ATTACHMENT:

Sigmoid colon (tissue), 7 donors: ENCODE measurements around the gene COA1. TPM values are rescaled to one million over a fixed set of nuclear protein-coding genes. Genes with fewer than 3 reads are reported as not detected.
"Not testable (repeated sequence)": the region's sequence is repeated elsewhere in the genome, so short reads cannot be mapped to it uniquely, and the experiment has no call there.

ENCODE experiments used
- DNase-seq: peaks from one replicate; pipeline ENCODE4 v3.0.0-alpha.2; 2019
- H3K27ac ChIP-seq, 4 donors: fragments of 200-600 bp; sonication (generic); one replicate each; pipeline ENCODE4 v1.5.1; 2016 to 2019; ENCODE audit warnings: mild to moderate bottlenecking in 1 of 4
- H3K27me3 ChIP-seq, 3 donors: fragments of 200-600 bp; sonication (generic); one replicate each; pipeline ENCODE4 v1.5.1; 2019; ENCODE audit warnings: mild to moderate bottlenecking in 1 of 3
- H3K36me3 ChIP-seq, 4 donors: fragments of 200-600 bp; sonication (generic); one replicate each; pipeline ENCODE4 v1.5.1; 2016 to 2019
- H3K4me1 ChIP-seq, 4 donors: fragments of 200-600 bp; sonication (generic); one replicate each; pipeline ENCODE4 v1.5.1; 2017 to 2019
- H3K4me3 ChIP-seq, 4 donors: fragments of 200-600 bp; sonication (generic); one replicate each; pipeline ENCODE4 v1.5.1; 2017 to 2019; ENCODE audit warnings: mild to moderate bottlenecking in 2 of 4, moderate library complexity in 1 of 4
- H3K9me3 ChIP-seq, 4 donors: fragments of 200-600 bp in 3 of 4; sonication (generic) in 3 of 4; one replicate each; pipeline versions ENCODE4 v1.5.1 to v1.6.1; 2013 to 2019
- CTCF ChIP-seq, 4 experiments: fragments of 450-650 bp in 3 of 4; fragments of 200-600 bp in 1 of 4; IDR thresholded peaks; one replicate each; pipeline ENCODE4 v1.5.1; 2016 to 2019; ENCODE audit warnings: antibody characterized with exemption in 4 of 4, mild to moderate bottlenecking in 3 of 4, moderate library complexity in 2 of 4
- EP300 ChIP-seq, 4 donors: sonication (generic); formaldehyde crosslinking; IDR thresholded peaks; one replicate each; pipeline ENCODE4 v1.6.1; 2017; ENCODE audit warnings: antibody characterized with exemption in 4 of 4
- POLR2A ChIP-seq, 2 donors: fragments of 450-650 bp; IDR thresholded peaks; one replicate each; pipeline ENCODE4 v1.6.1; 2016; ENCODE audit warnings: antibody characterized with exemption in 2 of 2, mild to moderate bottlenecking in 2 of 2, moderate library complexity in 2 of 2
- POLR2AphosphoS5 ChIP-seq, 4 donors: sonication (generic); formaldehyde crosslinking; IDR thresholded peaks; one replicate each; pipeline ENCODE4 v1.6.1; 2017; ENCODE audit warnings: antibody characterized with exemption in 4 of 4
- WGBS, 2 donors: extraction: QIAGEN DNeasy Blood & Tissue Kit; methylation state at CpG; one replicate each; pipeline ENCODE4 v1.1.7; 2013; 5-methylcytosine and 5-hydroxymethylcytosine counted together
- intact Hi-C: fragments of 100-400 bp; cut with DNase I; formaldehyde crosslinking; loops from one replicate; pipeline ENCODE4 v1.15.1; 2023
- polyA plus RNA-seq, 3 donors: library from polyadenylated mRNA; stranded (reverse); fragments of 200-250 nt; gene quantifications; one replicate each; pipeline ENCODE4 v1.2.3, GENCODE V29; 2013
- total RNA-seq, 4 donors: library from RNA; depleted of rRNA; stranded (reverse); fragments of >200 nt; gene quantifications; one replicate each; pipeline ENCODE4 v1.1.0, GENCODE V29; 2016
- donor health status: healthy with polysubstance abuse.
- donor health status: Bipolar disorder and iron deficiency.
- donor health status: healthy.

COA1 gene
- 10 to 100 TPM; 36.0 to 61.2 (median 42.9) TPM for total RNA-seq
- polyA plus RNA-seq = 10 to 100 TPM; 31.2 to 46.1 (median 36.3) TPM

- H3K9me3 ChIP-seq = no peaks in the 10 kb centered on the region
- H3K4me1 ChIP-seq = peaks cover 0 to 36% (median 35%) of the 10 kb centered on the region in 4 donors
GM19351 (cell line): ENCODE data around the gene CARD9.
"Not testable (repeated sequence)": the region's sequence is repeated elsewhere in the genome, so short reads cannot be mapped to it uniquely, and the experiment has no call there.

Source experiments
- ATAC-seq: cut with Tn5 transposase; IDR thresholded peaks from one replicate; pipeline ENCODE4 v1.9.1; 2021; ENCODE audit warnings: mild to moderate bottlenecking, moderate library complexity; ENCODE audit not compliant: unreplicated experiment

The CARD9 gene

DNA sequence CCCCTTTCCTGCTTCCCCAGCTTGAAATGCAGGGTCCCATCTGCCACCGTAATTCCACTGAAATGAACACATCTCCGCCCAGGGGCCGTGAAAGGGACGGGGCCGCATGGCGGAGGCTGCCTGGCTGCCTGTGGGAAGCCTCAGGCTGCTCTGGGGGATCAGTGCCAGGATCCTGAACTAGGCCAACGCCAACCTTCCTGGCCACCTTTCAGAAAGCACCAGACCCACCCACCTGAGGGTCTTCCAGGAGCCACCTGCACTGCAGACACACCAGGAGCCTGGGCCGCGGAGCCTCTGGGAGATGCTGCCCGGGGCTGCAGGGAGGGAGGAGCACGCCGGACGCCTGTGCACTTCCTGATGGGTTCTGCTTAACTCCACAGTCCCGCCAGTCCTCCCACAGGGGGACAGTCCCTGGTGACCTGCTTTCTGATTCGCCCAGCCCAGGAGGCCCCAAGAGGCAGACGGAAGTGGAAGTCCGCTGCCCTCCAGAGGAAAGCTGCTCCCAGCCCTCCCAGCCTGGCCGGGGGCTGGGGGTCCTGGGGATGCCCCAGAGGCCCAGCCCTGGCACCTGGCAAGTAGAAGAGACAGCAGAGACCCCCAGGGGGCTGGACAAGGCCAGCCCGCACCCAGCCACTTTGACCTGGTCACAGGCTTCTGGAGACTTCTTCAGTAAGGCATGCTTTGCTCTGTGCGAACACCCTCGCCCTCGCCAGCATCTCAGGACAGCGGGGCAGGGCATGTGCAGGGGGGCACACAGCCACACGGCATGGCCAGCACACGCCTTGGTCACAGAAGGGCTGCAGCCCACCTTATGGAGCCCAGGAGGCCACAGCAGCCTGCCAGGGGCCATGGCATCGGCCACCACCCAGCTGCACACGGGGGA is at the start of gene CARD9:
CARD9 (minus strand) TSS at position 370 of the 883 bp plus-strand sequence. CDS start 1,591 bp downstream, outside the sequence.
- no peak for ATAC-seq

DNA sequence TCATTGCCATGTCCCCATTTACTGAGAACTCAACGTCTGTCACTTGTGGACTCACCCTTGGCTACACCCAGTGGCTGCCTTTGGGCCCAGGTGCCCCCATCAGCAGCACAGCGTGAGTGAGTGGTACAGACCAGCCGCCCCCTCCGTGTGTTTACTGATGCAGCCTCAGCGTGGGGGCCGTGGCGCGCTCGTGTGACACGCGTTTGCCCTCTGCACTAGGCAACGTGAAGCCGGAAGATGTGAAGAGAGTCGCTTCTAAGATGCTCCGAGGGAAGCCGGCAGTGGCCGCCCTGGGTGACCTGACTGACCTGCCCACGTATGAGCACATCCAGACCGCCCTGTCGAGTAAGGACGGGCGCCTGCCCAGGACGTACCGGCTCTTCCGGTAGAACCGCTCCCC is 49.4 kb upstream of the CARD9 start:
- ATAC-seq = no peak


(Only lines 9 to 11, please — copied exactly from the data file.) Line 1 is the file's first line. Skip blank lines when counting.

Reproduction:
- H3K4me3 ChIP-seq, 4 donors: fragments of 200-600 bp; sonication (generic); one replicate each; pipeline ENCODE4 v1.5.1; 2017 to 2019; ENCODE audit warnings: mild to moderate bottlenecking in 2 of 4, moderate library complexity in 1 of 4
- H3K9me3 ChIP-seq, 4 donors: fragments of 200-600 bp in 3 of 4; sonication (generic) in 3 of 4; one replicate each; pipeline versions ENCODE4 v1.5.1 to v1.6.1; 2013 to 2019
- CTCF ChIP-seq, 4 experiments: fragments of 450-650 bp in 3 of 4; fragments of 200-600 bp in 1 of 4; IDR thresholded peaks; one replicate each; pipeline ENCODE4 v1.5.1; 2016 to 2019; ENCODE audit warnings: antibody characterized with exemption in 4 of 4, mild to moderate bottlenecking in 3 of 4, moderate library complexity in 2 of 4